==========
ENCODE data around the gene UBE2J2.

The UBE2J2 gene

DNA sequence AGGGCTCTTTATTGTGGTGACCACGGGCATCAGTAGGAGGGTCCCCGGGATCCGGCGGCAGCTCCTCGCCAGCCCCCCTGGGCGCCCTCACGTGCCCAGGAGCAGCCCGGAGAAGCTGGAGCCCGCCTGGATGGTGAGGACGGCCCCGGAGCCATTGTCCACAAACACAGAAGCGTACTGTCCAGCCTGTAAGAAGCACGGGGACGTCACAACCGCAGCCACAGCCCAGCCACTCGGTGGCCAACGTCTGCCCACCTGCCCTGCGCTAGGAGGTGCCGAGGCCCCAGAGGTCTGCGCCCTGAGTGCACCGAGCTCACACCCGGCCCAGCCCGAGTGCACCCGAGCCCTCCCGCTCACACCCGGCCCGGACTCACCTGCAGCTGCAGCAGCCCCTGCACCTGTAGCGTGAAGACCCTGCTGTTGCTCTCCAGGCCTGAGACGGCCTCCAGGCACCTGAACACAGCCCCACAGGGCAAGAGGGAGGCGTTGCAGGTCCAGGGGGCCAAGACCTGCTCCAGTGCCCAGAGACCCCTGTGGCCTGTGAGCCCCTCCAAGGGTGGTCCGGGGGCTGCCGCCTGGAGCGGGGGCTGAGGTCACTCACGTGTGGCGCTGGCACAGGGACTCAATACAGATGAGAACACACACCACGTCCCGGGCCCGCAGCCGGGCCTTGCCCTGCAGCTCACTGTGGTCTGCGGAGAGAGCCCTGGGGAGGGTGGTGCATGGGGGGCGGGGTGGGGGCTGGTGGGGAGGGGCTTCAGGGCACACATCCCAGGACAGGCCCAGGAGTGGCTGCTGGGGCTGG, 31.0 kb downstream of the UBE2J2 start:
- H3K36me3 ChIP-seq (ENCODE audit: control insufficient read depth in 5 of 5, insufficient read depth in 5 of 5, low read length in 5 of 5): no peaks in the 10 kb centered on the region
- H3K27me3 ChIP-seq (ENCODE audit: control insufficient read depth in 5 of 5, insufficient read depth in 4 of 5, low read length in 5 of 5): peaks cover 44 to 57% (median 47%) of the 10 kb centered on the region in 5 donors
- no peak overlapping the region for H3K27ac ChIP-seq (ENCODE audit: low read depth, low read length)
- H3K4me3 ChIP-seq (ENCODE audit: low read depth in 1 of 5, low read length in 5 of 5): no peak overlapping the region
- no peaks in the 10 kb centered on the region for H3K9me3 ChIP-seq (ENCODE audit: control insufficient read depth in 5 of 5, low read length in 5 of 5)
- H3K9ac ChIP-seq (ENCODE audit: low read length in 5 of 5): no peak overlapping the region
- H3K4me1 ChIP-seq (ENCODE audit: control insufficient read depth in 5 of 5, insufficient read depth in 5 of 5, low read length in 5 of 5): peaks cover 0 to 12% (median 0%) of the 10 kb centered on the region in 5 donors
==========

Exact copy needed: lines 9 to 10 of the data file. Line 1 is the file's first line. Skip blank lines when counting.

- H3K9ac ChIP-seq (ENCODE audit: low read length in 5 of 5): no peak overlapping the region
- H3K4me1 ChIP-seq (ENCODE audit: control insufficient read depth in 5 of 5, insufficient read depth in 5 of 5, low read length in 5 of 5): peaks cover 0 to 12% (median 0%) of the 10 kb centered on the region in 5 donors